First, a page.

How to Create a Custom Report in Google Analytics

- July 27, 2011

Earlier this year, we wrote about how to measure visitors using Custom Reporting. The post was published exactly seven months ago today, but as you may be aware, a lot has happened since then!

Today’s blog post is all about creating a Custom Report within the new Google Analytics platform. Keep in mind that the new Google Analytics platform is still in Beta mode, which means that slight changes and modifications may be implemented before the Beta label is taken off.

To get started, log-in to your Google Analytics account and find the Custom Reports tab on the top of the screen. Click on it, and then click on + New Custom Report to get started (see figure below):

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On the next screen with a heading of Create Custom Report, you should see four distinct sections, from top to bottom:

1. General Information

All that you need to do here is give your Custom Report a name, as I’ve done in this screen-shot:

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You may want to come up with some type of naming convention if you’re planning on creating more than one Custom Report (Something like “Joe’s Reports – Goals and Ecommerce“).

2. Report Content

The way that Google Analytics Custom Reports work is by organizing your desired data within tabs. Each Custom Report can have up to five tabs, but you must have at least one tab. Within each tab, you can have one or more metric groups (more on metric groups in just a little bit).

You can give each tab a name and add a report tab here:

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Notice in the above screen-shot that you can select a Type. Custom Reports with Google Analytics have two types: Explorer and Flat Table.

An Explorer Custom Report will structure your report to look like one of the standard Google Analytics reports, where you see metric groups (statistics) and a trending graph across the top of the report, and a table with dimensions and metrics below it. With the Explorer report type, you can create multiple metric groups and up to five dimensions:

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A Flat Table Custom Report will structure your report to look like a spreadsheet. There are no metric groups with Flat Table reports, but you can choose up twenty-five individual metrics and up to two dimensions, which makes it perfect for exporting and integrating with a CRM system or an in-house database:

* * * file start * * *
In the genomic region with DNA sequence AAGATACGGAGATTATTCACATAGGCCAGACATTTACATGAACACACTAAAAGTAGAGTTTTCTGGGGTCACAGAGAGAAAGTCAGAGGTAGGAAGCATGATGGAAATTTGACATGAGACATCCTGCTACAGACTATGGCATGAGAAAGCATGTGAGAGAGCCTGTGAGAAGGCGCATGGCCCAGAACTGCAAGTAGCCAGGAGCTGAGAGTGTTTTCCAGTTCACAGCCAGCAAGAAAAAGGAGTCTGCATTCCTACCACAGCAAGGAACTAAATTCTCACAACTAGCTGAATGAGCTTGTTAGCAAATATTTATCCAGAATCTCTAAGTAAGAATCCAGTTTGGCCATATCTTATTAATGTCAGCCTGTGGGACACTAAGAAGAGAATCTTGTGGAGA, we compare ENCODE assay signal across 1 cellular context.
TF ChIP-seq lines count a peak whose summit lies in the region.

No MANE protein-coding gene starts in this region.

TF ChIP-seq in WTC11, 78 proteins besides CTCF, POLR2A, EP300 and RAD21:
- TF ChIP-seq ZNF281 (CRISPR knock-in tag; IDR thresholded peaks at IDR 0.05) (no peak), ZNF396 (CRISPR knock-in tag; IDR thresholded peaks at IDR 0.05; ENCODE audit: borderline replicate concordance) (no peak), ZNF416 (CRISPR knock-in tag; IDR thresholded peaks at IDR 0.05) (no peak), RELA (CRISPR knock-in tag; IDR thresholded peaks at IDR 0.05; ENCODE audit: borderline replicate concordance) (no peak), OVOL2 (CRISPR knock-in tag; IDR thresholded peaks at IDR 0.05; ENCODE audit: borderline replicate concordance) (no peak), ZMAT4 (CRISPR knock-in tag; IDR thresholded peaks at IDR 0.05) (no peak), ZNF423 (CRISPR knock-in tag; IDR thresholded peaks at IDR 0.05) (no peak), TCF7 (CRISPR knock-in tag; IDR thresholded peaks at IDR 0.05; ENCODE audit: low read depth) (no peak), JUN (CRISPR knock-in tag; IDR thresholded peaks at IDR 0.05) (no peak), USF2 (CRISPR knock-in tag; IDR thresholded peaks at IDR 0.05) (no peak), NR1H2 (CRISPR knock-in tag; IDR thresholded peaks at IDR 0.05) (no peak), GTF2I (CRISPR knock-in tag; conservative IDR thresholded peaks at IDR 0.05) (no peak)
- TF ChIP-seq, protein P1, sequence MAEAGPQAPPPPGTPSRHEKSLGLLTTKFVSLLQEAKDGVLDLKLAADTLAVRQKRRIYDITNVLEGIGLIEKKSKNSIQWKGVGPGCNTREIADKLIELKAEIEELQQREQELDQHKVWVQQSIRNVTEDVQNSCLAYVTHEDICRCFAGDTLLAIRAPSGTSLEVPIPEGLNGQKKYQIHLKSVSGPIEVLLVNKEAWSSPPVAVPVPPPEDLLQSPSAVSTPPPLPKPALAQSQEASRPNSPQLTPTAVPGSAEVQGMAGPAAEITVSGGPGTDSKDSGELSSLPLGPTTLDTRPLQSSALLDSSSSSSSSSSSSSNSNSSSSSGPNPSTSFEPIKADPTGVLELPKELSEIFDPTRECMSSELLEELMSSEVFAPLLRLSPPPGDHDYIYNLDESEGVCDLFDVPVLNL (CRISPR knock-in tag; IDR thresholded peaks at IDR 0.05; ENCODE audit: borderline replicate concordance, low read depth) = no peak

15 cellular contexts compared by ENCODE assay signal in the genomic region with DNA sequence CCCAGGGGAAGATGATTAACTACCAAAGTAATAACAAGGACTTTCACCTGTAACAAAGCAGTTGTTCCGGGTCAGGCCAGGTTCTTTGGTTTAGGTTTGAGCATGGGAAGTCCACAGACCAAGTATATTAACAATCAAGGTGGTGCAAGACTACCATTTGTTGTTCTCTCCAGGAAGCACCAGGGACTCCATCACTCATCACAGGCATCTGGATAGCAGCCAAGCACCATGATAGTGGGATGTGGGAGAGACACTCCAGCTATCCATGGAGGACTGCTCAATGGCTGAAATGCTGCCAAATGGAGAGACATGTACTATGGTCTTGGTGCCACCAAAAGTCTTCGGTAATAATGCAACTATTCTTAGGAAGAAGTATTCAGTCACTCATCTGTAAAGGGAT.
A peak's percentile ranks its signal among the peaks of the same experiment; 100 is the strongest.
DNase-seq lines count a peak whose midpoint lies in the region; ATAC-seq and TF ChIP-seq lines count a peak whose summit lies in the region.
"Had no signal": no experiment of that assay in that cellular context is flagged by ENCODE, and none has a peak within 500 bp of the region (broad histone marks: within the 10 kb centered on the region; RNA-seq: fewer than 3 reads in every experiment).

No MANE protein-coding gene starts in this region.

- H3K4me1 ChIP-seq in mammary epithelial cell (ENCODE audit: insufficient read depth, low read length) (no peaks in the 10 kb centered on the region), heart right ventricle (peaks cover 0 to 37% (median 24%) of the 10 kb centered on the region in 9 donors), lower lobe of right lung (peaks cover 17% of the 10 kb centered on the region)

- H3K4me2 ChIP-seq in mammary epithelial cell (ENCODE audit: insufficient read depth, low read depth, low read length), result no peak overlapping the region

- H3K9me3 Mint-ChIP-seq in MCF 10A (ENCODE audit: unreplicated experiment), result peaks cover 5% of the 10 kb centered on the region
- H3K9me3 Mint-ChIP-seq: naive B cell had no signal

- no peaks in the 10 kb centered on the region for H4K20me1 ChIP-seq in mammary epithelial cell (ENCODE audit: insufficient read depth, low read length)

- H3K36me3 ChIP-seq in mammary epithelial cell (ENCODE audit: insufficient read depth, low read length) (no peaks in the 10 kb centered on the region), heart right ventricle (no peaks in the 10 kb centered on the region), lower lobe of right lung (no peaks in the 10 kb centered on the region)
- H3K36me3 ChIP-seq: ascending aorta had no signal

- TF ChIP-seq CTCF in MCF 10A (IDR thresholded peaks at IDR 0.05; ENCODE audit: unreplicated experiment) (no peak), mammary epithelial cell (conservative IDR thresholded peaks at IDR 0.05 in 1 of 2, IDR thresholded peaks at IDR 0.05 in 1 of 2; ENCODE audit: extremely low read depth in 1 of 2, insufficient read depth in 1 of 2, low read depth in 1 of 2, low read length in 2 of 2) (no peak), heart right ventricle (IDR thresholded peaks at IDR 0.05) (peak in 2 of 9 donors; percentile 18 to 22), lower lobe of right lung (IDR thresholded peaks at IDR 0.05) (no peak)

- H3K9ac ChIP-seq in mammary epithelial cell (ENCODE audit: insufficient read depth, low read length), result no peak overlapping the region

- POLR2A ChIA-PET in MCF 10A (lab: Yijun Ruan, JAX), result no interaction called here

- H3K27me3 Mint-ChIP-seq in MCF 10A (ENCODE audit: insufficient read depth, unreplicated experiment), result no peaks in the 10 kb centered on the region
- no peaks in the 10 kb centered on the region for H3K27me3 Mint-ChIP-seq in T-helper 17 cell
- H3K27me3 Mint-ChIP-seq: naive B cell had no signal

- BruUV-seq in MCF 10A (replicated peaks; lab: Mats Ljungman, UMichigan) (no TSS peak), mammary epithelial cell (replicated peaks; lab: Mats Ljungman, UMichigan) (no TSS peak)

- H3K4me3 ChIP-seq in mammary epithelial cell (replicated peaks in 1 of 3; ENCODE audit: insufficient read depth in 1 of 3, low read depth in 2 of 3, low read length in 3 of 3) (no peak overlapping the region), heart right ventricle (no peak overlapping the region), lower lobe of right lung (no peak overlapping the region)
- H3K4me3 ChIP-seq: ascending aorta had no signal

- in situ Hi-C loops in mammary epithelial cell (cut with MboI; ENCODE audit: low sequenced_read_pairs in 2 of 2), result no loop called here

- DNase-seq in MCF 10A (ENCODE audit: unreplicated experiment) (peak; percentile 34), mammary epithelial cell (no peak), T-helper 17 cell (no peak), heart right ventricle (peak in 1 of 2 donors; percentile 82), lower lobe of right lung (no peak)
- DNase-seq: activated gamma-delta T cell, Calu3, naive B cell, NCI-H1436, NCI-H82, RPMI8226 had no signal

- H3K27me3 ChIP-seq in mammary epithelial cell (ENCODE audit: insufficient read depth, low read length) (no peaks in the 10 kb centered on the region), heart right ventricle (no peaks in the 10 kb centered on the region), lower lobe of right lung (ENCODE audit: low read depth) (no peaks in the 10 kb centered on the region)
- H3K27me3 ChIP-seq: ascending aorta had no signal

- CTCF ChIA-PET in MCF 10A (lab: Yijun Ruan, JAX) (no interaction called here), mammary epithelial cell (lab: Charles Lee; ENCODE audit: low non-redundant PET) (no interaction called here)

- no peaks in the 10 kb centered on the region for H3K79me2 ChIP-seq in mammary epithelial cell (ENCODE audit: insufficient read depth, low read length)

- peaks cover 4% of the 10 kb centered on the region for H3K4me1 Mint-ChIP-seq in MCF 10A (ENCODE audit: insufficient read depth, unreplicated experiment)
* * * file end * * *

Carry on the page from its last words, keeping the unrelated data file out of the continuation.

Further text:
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3. Filters

With Custom Reports in Google Analytics, you have the option to filter your reports data to exclude or only include certain criteria. This is the equivalent of applying an Advanced Segment within your Custom Report automatically. For example, if you wanted your Custom Report to only show you traffic from visitors who originated from the United States, you would apply a filter that looks like this:

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4. Profiles

At the bottom of the Custom Report creation screen, you’re provided the option to apply your Custom Report to other profiles that you have access to. Click on the drop-down menu labeled None to view the profiles to which you have access to apply your Custom Report:

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Don’t forget to hit Save to create your Custom Report!

Editing, Sharing and Deleting your Custom Report

When you hit Save, you will be taken to the report that you created. On the left navigation menu, you can click on the Overview report to view a listing of all saved Custom Reports, with options to edit (go back to the Custom Report Creation screen), share (copying an encoded URL that you can email or instant-message to someone) or delete (wiping the slate clean and starting from scratch).

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Migrating Custom Reports from the old Google Analytics to the new Google Analytics

Finally, you can import Custom Reports that you’ve created in the old Google Analytics platform. There is a Migrate button directly underneath the listing of your saved Custom Reports:

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Walking through the Custom Report creation steps is only the first phase of this effort. What are you going to do with your Custom Report? What insights, analysis, and decisions will you make from the Custom Report that you’ve created? How will use this Custom Report’s data to improve your website and your marketing campaigns? These are the questions that you should ask yourself to truly take advantage of this robust feature of Google Analytics.

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